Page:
On the tip of the peninsula next to the
Turtle and East rivers, Brunswick is known as the gateway to the
Intracoastal Waterway. This small, south Georgian city is just a
short drive north of the Florida border on the Atlantic Ocean coast. While many
use the city as a launching pad to explore the nearby Saint Simons and Jekyll islands,
the city itself has a prospering cultural community and a historic old town. It
offers a refreshing perspective on traditional Southern cuisine.
Visit the docks today to see the economic heart of the region. Brunswick was founded in the 18th century but experienced most of its growth during the mid-20th century. Throughout World War II the city boomed as a pivotal port and one of the nation’s largest shipbuilding yards, contributing to the war effort. While used mostly by cargo ships, the thriving fishing industry in the area today contributes to some of the local delicacies.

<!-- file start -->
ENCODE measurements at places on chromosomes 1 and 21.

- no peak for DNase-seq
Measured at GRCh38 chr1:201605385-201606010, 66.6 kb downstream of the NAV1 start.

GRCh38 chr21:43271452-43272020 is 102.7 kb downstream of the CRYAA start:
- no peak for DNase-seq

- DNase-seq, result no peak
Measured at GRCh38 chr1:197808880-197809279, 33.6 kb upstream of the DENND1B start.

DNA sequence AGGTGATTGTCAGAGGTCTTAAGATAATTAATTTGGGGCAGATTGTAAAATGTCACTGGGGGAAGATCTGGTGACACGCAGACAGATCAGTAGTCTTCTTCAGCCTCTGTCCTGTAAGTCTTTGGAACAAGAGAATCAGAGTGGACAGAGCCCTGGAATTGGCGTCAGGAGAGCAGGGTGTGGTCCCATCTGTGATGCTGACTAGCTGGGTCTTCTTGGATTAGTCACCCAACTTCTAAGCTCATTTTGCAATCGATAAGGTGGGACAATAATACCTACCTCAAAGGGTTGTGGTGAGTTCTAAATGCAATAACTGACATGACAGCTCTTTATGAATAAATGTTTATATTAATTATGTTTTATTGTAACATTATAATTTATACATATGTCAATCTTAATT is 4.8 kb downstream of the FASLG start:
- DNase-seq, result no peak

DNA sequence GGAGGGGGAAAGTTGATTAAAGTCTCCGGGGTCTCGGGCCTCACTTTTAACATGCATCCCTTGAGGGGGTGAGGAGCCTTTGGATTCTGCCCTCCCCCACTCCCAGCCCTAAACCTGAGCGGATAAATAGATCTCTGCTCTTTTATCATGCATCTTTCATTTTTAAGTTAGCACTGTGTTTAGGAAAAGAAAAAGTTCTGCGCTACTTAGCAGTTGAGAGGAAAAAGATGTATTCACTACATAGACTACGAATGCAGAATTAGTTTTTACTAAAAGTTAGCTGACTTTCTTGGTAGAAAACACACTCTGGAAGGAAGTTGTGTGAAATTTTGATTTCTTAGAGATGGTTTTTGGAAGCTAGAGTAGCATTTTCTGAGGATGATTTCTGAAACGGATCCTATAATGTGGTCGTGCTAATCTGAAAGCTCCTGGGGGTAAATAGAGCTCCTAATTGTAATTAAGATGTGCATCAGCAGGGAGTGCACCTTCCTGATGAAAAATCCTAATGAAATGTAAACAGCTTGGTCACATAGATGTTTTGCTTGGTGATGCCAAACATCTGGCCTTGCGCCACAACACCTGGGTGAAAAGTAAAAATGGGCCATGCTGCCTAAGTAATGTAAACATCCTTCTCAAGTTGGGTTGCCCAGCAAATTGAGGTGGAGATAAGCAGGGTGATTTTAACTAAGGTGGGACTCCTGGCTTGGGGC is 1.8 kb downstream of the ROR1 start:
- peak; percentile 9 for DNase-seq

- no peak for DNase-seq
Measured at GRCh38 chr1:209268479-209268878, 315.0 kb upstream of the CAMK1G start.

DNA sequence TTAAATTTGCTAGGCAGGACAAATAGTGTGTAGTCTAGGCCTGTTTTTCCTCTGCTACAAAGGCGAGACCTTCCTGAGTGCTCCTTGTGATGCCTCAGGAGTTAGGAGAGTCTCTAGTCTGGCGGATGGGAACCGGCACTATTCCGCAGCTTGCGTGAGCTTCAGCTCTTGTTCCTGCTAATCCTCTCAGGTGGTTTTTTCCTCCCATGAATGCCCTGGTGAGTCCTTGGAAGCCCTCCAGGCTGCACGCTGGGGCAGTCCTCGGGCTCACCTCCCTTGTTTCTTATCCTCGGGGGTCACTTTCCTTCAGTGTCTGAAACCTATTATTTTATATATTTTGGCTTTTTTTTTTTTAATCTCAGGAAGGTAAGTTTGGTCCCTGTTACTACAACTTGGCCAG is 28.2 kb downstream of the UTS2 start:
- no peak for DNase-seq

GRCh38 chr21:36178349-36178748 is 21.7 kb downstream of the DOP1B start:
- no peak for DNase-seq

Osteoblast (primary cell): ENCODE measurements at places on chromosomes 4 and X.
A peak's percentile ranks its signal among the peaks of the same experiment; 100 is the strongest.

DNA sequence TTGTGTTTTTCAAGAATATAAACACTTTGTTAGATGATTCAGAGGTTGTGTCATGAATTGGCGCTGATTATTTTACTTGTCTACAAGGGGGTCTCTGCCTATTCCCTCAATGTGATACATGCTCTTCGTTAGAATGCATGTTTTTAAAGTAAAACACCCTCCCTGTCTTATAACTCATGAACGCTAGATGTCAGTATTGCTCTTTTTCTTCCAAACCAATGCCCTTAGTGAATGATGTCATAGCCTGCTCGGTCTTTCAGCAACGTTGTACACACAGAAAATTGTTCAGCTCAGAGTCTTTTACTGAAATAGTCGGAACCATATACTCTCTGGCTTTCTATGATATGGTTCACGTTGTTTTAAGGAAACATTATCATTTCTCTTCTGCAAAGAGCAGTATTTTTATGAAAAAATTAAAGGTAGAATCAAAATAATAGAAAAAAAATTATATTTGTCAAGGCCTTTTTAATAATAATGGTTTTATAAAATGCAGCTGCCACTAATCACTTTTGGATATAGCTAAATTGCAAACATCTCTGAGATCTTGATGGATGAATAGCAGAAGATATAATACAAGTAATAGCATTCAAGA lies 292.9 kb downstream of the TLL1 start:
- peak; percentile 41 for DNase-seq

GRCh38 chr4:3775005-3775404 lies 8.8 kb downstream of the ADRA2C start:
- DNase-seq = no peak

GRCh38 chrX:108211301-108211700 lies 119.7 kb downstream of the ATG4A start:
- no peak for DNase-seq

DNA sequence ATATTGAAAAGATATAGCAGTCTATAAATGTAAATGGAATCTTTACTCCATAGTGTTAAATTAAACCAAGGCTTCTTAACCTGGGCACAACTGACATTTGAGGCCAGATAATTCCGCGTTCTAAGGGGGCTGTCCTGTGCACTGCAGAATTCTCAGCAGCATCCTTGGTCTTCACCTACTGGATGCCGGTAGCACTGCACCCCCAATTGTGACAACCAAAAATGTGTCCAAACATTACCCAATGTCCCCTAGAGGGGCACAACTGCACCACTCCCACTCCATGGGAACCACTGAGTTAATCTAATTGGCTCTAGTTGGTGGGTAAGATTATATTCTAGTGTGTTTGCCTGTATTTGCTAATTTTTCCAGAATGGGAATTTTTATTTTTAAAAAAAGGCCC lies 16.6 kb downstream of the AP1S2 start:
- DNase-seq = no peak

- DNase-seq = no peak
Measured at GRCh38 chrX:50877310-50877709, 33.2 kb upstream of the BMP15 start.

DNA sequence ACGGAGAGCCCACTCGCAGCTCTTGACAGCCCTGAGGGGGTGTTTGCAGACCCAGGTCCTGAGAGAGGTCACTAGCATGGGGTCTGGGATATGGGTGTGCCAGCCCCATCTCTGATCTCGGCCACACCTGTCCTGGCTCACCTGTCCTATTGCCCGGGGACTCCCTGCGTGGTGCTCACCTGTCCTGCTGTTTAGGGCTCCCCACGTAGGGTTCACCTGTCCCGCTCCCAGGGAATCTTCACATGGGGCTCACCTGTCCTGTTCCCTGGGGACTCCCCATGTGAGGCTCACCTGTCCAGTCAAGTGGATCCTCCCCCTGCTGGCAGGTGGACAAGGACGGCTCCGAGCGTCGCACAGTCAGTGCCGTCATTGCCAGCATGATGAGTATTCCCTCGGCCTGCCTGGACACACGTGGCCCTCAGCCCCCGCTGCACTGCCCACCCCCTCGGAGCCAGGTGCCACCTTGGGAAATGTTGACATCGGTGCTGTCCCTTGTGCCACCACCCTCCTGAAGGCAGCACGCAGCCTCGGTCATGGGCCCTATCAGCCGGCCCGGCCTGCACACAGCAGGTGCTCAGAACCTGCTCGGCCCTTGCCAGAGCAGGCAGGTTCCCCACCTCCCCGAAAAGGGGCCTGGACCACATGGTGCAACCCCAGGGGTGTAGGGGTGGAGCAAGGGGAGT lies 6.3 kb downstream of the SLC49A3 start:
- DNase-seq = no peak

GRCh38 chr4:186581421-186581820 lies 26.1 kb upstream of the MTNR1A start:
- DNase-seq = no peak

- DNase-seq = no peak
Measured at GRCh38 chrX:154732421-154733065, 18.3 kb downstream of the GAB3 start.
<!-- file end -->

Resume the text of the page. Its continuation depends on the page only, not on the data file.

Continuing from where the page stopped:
Find cozy restaurants and bars filled with friendly locals in the Old Town. Sit down for a bowl of Brunswick stew, a tomato-based dish that contains beans, corn, okra and vegetables. Traditionally the dish contained rabbit or squirrel, but today you’ll find chicken and pork at most establishments. Dine in one of Brunswick’s popular seafood restaurants to see why the city was once dubbed the “Shrimp Capital of the World.” Explore the Old Town to discover the ornate architecture of the Old Brunswick City Hall or take in a performance at the Ritz Theatre.
Get around the city by renting a car from one of the major rental franchises found in the city center or by catching the local bus lines which serve the city. Brunswick has its own airport with daily flights from Atlanta, but most choose to drive from Jacksonville or Savannah, both less than two hours away.